The Maroon

Column: Yesenia Davis comes back to track

Biology+junior+Yesenia+Davis+ruptured+her+Achilles+tendon+March+25%2C+2017+at+a+track+meet+at+the+University+of++Montevallo.+Davis+spent+over+a+year+rehabilitating+from+the+injury.+Photo+credit%3A+Julia+Santos
Biology junior Yesenia Davis ruptured her Achilles tendon March 25, 2017 at a track meet at the University of  Montevallo. Davis spent over a year rehabilitating from the injury. Photo credit: Julia Santos

Biology junior Yesenia Davis ruptured her Achilles tendon March 25, 2017 at a track meet at the University of Montevallo. Davis spent over a year rehabilitating from the injury. Photo credit: Julia Santos

Biology junior Yesenia Davis ruptured her Achilles tendon March 25, 2017 at a track meet at the University of Montevallo. Davis spent over a year rehabilitating from the injury. Photo credit: Julia Santos


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On March 25, 2017, while competing in the women’s high jump competition at the University of Montevallo, I completely ruptured my left Achilles tendon. I heard a loud pop and started thinking that my sole of high jump spikes had broken off because my foot felt light. When I looked down I could see an indentation where my achilles was supposed to be but no longer was.

I immediately began to scream and fell to the ground. My coach, Nick Dodson, as well as the assistant coach for a rival team rushed over to me and picked me up. They took me over to the trainers, who told me it was going to be alright but I had to calm down. I knew that I had torn my Achilles before they even said it. As I finally began to calm down, my teammates came over one by one to check on me and each told me, “it’s going to be alright and we’re going to be running these races today and the rest of the season for you.” I felt as though I had let my teammates down. Earlier that week, Coach Dodson and I had talked about how I would have to compete in the 400-meter hurdles as well as my usual events, which are high jump and 100-meter hurdles, for the women’s team to have a shot at winning the SSAC conference title. In 2016, I had won the women’s high jump conference title and would not get a chance to defend my title. All offseason, I had been working extremely hard just for this unfortunate injury to happen. It all really hit me that my season was over after the doctor showed me the MRI of my leg. I remember coming back from the doctor with my mom and going to tell Coach Dodson that the MRI confirmed that I had completely ruptured my left Achilles. We both broke down in tears.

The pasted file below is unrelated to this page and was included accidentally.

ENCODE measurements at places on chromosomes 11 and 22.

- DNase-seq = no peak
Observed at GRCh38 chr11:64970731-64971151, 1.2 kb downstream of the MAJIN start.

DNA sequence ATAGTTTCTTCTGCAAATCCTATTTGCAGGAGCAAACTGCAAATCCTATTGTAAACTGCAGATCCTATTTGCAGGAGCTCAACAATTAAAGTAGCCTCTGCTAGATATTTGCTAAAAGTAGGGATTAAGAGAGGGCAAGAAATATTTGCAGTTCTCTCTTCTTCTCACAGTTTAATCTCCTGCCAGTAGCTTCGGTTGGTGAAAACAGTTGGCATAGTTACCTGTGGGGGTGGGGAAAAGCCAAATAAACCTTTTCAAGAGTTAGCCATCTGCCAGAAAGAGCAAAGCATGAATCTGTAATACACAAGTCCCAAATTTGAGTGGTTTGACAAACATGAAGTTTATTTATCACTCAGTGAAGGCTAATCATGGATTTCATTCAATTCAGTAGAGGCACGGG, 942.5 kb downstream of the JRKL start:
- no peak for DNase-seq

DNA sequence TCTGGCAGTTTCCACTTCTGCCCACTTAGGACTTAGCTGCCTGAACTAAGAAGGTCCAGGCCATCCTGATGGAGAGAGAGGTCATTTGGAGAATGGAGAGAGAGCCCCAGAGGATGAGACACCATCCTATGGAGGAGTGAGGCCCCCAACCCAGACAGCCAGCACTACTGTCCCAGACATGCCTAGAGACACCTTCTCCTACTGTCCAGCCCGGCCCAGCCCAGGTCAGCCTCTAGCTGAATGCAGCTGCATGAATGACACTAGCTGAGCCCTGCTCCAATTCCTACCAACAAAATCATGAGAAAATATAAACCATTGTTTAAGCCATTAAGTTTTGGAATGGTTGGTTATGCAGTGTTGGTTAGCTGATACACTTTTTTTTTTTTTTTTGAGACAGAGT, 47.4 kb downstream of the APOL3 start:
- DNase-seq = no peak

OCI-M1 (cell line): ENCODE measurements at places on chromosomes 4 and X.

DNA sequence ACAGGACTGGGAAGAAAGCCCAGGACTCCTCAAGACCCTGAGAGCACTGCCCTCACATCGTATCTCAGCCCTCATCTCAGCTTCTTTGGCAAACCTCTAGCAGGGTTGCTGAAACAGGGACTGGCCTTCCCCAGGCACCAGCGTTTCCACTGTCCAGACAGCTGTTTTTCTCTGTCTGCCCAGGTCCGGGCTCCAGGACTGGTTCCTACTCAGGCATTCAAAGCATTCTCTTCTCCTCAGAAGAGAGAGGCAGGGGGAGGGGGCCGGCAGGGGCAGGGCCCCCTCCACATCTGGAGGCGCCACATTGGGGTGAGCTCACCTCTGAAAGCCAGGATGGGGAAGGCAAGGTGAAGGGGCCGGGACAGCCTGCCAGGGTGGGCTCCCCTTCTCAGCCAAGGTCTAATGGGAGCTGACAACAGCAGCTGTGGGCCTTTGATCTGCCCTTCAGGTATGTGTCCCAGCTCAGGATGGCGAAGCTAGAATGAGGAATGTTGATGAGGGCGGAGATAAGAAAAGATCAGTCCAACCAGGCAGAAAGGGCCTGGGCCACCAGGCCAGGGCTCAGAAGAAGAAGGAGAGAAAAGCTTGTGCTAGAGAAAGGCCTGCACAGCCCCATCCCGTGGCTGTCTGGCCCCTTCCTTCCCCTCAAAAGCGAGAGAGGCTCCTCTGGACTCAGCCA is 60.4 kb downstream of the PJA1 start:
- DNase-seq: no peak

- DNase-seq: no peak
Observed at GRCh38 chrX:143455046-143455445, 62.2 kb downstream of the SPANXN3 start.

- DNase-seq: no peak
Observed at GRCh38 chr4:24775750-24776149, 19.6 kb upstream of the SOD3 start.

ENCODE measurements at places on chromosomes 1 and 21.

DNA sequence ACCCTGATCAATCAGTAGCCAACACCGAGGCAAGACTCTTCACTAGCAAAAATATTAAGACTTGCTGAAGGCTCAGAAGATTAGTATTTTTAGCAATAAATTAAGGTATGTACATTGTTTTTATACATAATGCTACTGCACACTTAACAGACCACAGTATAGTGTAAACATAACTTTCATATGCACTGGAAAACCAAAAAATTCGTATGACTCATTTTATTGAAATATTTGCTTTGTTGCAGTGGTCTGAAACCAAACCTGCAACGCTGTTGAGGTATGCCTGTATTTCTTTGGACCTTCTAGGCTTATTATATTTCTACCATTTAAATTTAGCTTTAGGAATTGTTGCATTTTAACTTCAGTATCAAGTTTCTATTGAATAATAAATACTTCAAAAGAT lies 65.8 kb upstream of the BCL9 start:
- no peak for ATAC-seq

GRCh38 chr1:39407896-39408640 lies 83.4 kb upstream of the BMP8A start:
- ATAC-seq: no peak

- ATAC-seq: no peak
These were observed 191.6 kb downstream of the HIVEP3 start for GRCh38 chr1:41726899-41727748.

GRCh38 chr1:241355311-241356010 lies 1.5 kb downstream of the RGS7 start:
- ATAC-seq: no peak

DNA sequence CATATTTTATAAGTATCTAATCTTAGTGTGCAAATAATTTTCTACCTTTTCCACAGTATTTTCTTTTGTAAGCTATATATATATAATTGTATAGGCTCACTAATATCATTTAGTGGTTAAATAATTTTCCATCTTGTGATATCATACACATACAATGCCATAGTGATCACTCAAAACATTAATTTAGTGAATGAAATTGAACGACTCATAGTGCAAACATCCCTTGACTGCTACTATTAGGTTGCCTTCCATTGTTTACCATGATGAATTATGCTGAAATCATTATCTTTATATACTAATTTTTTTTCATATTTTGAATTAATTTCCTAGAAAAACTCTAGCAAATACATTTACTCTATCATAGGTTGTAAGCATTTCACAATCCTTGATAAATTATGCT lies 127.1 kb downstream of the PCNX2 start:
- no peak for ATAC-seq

I had surgery on March 30, 2017 and went home for a couple of weeks to recuperate from surgery. While home, I had a hard time coping with the fact that my season was really over. I felt like I did not want to run anymore or even want to watch another meet. I did not want to be reminded of my injury or the fact that I could not compete. One day, a friend of mine, Benjamin Fields, who had also ruptured his left Achilles a few months prior, asked how I was doing. I responded, “I feel okay” and he asked, “Okay like how?” and I said, “I don’t have any pain anymore, I’m still pretty upset about the injury though.” What he said next has stuck with me.

Through my whole journey to recovery, he said, “you can’t be upset. You can’t do anything to change it but get better.” He was right, I couldn’t let this hurdle in my life cause me to give up. I’ve been running over hurdles in races for several years and now it was time to run over this hurdle that this injury had placed in my life. When I got my stitches taken out and came back to school my trainer, Ken Faldetta, and I immediately started therapy.